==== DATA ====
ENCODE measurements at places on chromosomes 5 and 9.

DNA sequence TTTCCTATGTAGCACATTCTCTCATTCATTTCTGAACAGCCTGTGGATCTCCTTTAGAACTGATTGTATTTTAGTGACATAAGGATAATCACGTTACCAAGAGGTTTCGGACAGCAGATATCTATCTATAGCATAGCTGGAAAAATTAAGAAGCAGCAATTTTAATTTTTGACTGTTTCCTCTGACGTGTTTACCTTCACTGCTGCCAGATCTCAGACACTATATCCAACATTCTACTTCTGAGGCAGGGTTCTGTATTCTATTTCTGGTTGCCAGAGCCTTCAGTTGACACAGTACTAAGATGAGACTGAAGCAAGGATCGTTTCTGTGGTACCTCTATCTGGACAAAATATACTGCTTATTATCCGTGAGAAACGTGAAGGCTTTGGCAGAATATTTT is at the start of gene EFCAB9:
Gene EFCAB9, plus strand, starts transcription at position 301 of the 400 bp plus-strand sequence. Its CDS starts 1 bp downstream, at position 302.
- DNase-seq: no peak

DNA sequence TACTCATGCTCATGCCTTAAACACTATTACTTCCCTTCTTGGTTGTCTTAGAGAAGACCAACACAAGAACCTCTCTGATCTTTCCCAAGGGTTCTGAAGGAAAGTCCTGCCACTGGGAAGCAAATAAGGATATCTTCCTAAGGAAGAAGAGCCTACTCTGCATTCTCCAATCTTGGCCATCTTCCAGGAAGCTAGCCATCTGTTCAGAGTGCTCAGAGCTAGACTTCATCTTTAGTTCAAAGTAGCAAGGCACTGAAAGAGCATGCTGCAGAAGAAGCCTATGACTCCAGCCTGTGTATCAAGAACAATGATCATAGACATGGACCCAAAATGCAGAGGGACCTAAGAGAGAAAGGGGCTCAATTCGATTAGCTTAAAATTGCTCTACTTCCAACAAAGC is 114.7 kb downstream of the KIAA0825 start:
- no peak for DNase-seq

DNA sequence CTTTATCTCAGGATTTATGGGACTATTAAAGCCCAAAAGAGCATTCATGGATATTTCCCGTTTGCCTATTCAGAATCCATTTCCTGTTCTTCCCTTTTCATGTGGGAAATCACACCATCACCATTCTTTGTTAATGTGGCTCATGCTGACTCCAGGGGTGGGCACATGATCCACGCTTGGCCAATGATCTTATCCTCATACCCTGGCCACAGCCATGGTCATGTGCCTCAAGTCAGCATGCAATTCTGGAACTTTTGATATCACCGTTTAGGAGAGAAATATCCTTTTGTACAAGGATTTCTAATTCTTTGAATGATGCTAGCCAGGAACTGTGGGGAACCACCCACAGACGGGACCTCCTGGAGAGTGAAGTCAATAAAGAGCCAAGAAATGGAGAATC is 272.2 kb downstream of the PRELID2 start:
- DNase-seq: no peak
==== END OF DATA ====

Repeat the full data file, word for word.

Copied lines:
ENCODE measurements at places on chromosomes 5 and 9.

DNA sequence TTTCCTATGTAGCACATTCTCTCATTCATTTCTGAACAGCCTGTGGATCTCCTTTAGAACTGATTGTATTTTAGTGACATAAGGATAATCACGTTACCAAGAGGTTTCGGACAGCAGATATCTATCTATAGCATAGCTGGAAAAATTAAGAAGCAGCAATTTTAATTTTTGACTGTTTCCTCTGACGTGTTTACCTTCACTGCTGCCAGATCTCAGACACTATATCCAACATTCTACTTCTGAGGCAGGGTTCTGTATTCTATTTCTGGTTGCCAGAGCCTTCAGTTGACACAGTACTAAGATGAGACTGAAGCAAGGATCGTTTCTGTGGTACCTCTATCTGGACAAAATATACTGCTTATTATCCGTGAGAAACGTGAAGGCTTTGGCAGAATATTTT is at the start of gene EFCAB9:
Gene EFCAB9, plus strand, starts transcription at position 301 of the 400 bp plus-strand sequence. Its CDS starts 1 bp downstream, at position 302.
- DNase-seq: no peak

DNA sequence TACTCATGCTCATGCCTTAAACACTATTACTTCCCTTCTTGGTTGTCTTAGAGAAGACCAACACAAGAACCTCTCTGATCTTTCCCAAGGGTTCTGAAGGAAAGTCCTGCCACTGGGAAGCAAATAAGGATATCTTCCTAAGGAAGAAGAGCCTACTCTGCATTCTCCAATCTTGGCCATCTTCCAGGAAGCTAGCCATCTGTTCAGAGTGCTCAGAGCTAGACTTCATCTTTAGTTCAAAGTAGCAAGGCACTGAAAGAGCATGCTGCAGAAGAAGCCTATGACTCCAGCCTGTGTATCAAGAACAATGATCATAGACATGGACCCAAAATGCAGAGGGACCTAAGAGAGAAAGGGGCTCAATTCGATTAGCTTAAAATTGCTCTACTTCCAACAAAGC is 114.7 kb downstream of the KIAA0825 start:
- no peak for DNase-seq

DNA sequence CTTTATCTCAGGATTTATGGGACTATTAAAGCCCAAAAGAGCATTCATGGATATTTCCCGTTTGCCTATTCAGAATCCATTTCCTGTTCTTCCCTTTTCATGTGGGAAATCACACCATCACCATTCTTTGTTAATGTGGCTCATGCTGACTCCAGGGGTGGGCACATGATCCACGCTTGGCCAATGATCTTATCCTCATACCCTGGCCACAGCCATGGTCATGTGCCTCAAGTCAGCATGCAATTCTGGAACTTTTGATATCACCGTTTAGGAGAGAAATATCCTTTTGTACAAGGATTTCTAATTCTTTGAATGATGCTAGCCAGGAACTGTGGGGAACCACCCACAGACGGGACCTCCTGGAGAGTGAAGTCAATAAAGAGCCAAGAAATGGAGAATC is 272.2 kb downstream of the PRELID2 start:
- DNase-seq: no peak